There’s an old gag in my family that started off as what they interpreted as an annoying habit. Thanks to 4-H and National Holstein Conventions, I was able to visit a few states and the landmarks in them. When I saw one of those places on the television, I would point out that I’ve been there.
Texas Ranger Stadium: I’ve been there. Kentucky Derby Racetrack: I’ve been there. It was less that I meant to brag about my worldliness than the fact that deep down I was still surprised the things on TV were real and could be seen in person. My family, however, would make me pay for what they counted as immodesty.
The screen would show a spaceship landing on Mars. Hey Ryan, have you been there?
There would be a scene inside a maximum security prison: Have you been there, too?
Or alternatively, a picture of a milking parlor in Progressive Dairyman. I’ve been there, my father would say.
It seemed to me that everything on the screen was distant, happening in a faraway land where real people didn’t live.
World concerns like war, poverty and terrorism felt more like concepts than harms that actually existed – only the people inside the box in front of me had to worry about them. I suspect that is also part of America’s fascination with Hollywood actors: that they live in this surreal other world.
I’ve come to know the disconnect between television and reality to be a big country symptom, mostly by living on island nations. One of my first times sitting in an Irish living room, an advertisement for soap came on the screen.
My housemate pointed to the clean-cut boy washing his hands and said, “Oh, that’s my boyfriend’s cousin.”
“You know an actor?” I said, shocked.
She laughed and changed the channel.
Studying abroad in the same university in Ireland as me was Martin Sheen, former television president of the U.S. It was impressive how the Irish left him alone, as if he was just another man. I once sat across from him on the train and following suit, waited in vain for him to approach me instead.
I decided he and I weren’t that different – except that at the end of the semester he was given an honorary degree and I was mailed a student loan bill.
Only once did I cross the divide into that other land and appear on the television screen. My friend was completing some freelance camerawork for a production company and encouraged me to send a headshot to them.
The movie was called Jack Taylor – The Guards, an adaption of a novel by a Galway crime writer. The next day, I received a phone call.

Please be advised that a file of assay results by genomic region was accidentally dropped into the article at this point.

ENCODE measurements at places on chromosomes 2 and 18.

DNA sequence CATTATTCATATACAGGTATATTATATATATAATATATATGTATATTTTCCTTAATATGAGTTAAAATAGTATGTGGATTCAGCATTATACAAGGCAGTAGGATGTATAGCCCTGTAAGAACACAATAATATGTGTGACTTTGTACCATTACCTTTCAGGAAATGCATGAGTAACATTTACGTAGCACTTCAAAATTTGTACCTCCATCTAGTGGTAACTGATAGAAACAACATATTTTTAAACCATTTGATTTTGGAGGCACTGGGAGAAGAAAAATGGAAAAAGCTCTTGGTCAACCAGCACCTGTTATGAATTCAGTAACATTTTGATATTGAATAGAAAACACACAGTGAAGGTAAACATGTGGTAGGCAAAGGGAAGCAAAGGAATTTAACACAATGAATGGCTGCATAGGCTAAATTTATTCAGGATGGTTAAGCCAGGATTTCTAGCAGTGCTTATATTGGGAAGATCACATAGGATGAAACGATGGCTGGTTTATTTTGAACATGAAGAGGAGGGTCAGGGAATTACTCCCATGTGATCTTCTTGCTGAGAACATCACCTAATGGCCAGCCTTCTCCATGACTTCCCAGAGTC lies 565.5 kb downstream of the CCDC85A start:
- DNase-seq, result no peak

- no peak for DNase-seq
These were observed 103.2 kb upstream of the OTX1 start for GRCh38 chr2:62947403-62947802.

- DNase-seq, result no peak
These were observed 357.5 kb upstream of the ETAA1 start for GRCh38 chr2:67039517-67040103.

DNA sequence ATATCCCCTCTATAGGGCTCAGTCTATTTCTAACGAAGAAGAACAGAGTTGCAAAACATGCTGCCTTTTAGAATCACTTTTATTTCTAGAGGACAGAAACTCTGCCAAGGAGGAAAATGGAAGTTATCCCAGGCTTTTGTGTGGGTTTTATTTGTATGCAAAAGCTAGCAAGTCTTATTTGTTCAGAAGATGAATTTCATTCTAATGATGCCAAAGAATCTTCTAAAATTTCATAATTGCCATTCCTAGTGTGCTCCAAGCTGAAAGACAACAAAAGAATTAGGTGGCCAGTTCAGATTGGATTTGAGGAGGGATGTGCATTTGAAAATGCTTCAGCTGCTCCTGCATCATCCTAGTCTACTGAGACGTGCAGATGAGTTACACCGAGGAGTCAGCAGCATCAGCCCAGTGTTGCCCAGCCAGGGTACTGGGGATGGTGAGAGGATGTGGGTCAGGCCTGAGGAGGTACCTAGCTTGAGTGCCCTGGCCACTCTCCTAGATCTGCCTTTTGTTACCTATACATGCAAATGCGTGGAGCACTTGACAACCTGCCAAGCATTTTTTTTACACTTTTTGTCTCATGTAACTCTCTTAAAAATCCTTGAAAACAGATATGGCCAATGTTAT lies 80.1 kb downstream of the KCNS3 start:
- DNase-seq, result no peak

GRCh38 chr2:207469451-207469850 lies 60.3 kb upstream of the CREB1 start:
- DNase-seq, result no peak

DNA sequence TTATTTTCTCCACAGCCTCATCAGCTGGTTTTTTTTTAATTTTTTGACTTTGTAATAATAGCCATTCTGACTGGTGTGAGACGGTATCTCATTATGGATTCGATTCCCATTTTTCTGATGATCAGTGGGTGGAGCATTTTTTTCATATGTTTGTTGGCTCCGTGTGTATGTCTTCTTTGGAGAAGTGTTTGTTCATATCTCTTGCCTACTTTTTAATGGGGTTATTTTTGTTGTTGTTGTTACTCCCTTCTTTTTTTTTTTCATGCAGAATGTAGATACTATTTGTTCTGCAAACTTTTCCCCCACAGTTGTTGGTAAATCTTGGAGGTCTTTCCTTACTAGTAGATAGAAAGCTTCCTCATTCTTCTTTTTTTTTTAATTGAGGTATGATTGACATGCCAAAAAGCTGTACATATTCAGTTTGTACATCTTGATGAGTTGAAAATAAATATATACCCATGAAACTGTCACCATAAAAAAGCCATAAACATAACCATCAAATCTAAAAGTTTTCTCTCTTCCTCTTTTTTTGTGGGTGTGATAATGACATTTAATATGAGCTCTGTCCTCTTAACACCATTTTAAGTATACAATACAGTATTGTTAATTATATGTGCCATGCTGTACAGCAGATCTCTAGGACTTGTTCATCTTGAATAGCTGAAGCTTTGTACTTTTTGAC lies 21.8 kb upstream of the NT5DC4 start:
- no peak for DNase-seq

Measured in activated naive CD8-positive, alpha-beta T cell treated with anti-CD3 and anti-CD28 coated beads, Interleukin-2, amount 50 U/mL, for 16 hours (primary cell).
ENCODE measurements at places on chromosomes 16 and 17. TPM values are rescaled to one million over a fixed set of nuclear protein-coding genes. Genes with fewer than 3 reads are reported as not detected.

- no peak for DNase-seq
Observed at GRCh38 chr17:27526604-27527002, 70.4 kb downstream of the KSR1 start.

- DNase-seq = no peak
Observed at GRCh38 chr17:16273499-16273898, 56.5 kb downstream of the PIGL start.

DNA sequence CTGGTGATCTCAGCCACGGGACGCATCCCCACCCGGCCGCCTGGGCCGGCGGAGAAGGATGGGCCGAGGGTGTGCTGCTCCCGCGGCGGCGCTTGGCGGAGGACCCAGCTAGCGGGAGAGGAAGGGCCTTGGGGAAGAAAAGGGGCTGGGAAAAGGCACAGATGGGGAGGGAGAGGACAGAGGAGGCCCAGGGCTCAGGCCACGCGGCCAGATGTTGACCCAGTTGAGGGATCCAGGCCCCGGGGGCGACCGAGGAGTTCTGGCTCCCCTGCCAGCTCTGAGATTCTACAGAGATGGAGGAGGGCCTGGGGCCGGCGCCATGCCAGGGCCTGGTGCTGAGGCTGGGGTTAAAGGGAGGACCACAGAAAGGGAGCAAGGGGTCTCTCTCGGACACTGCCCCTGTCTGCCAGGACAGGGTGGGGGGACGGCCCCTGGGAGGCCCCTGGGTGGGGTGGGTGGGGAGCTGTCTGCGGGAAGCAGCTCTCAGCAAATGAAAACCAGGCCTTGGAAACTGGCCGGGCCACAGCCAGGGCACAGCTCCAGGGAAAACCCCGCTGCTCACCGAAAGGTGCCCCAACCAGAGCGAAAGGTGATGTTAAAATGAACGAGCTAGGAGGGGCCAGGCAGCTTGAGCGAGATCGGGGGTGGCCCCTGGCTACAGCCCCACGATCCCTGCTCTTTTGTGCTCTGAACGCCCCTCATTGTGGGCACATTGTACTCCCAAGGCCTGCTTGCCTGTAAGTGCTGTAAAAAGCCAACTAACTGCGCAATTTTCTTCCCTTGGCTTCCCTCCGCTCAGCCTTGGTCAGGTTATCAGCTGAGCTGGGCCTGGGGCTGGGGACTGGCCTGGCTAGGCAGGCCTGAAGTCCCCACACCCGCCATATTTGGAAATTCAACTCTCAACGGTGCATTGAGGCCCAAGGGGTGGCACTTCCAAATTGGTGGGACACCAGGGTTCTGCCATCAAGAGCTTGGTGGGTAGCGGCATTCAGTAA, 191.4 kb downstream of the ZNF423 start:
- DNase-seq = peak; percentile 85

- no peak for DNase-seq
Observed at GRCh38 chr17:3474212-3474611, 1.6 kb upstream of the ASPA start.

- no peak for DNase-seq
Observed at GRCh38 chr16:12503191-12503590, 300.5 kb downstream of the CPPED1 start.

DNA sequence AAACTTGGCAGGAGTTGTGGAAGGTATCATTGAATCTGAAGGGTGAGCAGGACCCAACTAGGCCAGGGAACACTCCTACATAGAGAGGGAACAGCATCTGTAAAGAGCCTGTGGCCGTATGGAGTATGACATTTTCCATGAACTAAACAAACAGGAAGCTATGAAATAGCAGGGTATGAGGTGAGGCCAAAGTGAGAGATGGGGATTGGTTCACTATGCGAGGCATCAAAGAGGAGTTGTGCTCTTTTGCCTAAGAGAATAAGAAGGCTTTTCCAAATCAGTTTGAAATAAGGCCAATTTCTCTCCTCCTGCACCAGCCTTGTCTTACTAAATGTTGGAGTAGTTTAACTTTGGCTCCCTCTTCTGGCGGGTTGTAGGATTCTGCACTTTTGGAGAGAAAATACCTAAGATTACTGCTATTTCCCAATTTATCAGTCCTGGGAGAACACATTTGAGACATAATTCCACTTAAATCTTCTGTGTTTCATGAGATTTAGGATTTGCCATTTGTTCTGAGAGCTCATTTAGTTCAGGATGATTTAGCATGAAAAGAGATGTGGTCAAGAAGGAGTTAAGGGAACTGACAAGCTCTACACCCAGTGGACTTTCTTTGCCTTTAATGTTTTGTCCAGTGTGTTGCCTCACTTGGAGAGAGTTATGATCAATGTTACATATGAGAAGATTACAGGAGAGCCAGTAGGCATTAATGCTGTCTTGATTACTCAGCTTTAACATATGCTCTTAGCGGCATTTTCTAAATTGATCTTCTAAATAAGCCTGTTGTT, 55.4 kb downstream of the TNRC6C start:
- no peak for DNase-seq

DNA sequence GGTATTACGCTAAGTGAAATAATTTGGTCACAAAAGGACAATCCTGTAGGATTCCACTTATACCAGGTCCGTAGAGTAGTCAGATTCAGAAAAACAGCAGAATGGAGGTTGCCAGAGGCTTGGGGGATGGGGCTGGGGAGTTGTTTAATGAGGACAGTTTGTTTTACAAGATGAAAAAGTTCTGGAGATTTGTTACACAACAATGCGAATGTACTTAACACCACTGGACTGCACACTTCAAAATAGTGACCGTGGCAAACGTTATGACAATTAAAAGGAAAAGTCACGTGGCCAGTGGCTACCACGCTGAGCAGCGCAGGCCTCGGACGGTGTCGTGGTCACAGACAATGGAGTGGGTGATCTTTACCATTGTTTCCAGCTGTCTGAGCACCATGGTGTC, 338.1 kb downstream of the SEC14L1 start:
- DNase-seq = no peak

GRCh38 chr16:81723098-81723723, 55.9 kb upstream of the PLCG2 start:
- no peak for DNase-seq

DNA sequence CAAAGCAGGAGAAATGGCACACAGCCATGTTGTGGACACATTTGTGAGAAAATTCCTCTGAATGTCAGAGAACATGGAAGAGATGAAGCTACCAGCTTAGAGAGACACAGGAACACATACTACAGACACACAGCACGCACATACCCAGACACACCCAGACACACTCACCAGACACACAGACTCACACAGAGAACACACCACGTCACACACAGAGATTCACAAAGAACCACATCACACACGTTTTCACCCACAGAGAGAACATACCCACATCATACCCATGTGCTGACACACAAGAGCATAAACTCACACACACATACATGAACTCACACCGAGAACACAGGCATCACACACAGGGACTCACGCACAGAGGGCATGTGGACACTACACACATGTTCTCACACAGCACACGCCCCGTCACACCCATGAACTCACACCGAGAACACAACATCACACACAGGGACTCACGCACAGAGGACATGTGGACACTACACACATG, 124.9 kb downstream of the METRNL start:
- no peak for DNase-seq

“Excuse me, Mr. Dennis, but do you still look like you do in the picture you sent us?”
I was immediately proud, knowing I was going to be in a movie because of how I looked. I told him that I did.
“Great! Tomorrow you can play a homeless guy.”
Five seconds of my 15 minutes of fame has been spent standing in line at a soup kitchen as Iain Glen (Jorah Mormont in Game of Thrones) stared at me in disgust.
Unfortunately, experiencing events displayed on the television has not always been pleasant. Imbedded in every phone call to my grandmother from abroad was the warning to watch out for ISIS – so consistently so that it nearly became another family gag.
I assured her I would be fine, that no one had any problems with Ireland, and that the world was a big place. Sometimes, perhaps fearing that I had become too liberal, she would mention that they were trying to recruit young men like me. It’s nice to be wanted, I’d joke with her, sending her into a tizzy.
This April, my girlfriend and I were scheduled to fly into Brussels airport 10 days before two bombs detonated that killed 13 people (in addition to the 18 people who died from an explosion in the metro an hour later). The television showed bodies wrapped in tarps, family members crying and the rubble where check-in desks once stood.
I had seen similar images before from different parts of the world: Paris, New York, Syria. It was different this time, however. Although 10 days is not the same as being scheduled to be there one day before, it was close enough to provide the jarring reality that violence broadcasted on media does not happen in a make-believe place, but afflicts real and unsuspecting people.
I flew out of Brussels once they reopened the airport, channeled through the makeshift tents used to conduct extra screening, but could not see the damaged section we were blocked from. Still, the pervasive silence and moroseness suggested everyone knew it was there.
It’s hard to believe how small the world is once you start poking around in it. The television screen is a more fickle filter than one thinks. The places and events shown on it are not always that far beyond the living room.
In The Secret Life of Walter Mitty, Ben Stiller is surprised to find out how accessible, scary and tangible life is once he chooses to participate in it. In searching for his father, everything suddenly feels more real to him.
He travels to distant places he’s only ever heard about and experiences things he never thought he would. More importantly, there’s a scene where he skateboards down a very steep and windy road in Seyðisfjörður, Iceland.
And I’ve been there. PD
Ryan Dennis is the son of a dairy farmer from western New York and a literary writer. The Dennis family dairies and maintains a 100-plus cow herd of Holsteins and Shorthorns.